Marxist Theory


The Marxist Theory of the State - Introduction

Tuesday 30 December 2003, by George Novack

Save this article in PDF Version imprimable de cet article Version imprimable

Every branch of knowledge has a central concept that expresses the fundamental feature or function of the sector of reality it investigate and deals with. The pivotal category of political science is the state.

The political thought of the various social classes and groupings throughout civilization is above all characterized by their attitude toward the state and their definition of its essential nature. Thus the ancient Greek aristocrat Aristotle conceived of the state - or, more precisely, the city-state of his time - as “an association for the good life”, based on the family and village; excluded from the rights and benefits of citizenship, however, were labourers and artisans, women, foreigners, and slaves.

The bourgeois philosopher Hegel, like his idealist precursor Plato, asserted that the nation-state was a product of the Objective Mind, best governed by a constitutional monarchy.

Middle-class liberals nowadays - and the reformist socialists and Stalinists who trail in their wake and mimic their ideas - believe in the existence of a state that stands as an impartial arbiter above the selfish contention of classes and deals justly with the respective claims of diverse “interest groups”. This exalted notion of a classless state presiding over a pure democracy, based on the consent of the people, rather than engaged in the defence of the property, rights of the ruling class, is the core of bourgeois-democratic ideology.

Historical materialism takes a more realistic view of the nature of the state. The state is the product of irreconcilable class conflict within the social structure, which it seeks to regulate on behalf of the ruling class. Every state is the organ of a given system of production based upon a predominant form of property ownership, which invests that state with a specific class bias and content. Every state is the organized political expression, the instrument, of the decisive class in the economy.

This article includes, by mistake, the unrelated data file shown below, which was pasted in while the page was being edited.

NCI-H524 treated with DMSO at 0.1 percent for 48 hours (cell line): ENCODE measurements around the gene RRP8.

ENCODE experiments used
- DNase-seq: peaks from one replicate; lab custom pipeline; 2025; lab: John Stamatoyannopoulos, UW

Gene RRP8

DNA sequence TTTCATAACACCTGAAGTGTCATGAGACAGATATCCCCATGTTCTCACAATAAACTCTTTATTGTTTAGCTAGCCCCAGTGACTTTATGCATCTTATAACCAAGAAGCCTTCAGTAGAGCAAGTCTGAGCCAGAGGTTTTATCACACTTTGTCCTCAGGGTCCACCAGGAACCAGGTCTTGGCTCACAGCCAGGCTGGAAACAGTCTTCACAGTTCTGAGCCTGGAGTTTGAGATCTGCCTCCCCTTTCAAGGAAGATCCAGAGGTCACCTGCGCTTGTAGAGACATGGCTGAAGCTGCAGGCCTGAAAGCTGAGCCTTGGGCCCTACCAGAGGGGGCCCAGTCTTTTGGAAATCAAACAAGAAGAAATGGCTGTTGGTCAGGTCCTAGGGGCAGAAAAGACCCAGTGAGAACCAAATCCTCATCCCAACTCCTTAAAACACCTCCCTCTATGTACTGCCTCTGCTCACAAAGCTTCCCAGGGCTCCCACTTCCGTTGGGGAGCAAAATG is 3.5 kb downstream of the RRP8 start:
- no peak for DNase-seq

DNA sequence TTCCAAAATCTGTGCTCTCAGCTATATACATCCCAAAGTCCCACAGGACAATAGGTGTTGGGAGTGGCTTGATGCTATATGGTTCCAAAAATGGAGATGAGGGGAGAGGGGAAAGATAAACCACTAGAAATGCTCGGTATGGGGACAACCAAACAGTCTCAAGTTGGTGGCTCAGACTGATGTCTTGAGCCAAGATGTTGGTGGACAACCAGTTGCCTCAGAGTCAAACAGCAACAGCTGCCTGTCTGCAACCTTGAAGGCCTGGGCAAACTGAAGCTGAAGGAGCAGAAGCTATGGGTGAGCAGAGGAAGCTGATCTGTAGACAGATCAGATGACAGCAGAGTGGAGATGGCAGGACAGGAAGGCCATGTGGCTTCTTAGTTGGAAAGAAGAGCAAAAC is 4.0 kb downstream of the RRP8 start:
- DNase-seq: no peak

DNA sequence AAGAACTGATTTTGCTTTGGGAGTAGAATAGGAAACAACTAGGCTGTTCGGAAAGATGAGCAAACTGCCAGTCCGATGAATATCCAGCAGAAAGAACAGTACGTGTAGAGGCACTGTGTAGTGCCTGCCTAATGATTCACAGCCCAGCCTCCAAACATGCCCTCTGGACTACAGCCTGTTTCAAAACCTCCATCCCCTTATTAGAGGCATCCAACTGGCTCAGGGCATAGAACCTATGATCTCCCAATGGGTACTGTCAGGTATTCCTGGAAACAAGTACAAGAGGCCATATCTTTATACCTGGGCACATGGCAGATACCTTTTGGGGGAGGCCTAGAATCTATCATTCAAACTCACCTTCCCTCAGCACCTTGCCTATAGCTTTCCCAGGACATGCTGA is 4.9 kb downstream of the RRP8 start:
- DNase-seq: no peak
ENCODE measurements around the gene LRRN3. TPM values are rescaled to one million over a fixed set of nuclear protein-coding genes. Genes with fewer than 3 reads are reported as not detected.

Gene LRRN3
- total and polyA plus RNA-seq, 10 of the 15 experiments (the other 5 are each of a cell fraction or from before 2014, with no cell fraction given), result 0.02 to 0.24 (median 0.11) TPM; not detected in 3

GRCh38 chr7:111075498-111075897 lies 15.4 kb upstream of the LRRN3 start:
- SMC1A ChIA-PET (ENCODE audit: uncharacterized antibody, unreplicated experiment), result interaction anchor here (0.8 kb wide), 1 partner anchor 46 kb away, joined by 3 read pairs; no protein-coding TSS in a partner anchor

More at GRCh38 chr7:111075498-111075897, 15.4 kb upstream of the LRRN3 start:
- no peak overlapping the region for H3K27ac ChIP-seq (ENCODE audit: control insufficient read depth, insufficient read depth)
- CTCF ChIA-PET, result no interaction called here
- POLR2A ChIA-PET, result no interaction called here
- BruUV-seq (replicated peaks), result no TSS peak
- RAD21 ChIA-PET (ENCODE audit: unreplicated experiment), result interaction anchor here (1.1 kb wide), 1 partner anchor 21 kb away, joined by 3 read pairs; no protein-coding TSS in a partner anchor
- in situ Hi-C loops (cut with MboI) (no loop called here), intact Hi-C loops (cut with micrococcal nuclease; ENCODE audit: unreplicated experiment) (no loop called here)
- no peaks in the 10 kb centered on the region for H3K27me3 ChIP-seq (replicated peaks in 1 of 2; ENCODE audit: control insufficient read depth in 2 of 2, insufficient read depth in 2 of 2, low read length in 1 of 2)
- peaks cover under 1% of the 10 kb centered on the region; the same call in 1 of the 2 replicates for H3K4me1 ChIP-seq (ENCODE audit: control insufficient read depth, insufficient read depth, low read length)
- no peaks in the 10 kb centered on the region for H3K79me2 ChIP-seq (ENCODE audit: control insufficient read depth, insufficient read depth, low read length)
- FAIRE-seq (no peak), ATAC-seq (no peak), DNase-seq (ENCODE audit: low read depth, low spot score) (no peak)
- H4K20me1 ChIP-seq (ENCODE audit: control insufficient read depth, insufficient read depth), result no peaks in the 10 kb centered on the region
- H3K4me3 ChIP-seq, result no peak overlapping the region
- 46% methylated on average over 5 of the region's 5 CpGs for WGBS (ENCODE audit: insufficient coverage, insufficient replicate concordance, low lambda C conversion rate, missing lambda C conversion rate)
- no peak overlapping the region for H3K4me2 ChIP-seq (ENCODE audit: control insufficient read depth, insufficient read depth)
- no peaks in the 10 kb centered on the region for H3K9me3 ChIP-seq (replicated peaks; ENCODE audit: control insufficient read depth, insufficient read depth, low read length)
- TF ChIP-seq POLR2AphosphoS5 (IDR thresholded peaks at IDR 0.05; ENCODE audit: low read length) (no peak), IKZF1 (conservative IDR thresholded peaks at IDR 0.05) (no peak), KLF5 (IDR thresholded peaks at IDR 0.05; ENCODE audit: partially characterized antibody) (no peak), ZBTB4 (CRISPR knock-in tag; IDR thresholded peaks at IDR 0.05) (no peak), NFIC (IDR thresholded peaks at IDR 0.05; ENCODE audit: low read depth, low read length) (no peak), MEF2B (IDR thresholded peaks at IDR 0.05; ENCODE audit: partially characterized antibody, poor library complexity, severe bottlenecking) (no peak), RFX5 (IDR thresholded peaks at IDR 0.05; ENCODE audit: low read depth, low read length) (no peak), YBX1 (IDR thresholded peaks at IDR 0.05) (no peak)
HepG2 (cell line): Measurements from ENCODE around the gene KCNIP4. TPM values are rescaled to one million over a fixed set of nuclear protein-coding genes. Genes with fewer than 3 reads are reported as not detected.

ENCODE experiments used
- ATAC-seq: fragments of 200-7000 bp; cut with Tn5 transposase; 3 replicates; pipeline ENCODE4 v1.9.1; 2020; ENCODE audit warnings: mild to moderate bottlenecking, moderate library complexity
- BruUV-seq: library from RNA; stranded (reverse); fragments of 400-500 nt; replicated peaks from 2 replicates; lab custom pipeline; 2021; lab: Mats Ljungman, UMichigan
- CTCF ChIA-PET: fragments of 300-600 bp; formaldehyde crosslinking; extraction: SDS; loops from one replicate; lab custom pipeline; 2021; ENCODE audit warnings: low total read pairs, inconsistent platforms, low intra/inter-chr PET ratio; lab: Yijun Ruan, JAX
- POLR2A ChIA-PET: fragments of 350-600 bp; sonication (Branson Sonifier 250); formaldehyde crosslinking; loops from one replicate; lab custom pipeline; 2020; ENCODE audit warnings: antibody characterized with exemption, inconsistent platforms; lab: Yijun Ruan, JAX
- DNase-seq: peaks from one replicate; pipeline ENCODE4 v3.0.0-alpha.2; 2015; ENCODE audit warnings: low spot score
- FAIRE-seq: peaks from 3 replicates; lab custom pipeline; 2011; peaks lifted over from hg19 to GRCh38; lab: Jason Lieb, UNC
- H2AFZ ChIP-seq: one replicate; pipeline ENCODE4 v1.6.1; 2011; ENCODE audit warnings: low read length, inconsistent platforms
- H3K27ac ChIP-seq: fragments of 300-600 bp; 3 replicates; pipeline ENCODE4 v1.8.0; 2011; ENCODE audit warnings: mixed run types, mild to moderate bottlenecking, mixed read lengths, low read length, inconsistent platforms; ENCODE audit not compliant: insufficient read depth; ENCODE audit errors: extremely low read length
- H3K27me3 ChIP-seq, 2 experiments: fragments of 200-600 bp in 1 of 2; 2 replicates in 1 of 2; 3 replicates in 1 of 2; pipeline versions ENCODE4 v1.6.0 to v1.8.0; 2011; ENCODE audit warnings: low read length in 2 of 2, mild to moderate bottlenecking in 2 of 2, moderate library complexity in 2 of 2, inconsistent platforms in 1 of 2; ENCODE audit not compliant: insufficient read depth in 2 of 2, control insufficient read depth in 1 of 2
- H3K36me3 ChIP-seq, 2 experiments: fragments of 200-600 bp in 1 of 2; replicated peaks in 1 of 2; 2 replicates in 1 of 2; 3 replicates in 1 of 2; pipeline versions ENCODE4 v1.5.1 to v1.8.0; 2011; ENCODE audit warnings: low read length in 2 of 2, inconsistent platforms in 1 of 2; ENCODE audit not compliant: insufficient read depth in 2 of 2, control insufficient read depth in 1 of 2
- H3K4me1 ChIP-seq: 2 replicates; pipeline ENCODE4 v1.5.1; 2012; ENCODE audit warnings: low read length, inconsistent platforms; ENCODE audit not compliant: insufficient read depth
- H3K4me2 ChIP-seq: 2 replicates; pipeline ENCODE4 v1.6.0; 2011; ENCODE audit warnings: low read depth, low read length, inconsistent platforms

The principal factor in determining the character of the state is not its prevailing form of rule, which can vary greatly from time to time, but the type of property and productive relations that its institutions and prime beneficiaries protect and promote. In antiquity, monarchical, tyrannical, oligarchical, and democratic forms of the state rose upon the slave mode of production. The medieval feudal state in Western Europe passed through imperial-monarchical, clerical, absolute monarchical, plutocratic, and republican regimes.

In the course of its evolution, bourgeois society, rooted in the capitalist ownership of the means of production, has been headed and governed by various kinds of monarchical sovereignties (from the absolute to the constitutional), republican and parliamentary regimes, and military and fascist dictatorships.

The twelve workers’ states in the postcapitalist societies, which have arisen from the socialist revolutions in the half century since the founding of the Soviet republic, have already exhibited two polar types of rule. One is more or less democratic in character, expressing the power, and guarding the welfare, of the workers and peasants. The other is despotic and bonapartist, bent on defending the privileged positions of a commanding caste of bureaucrats who have succeeded in usurping the decision-making powers from the masses.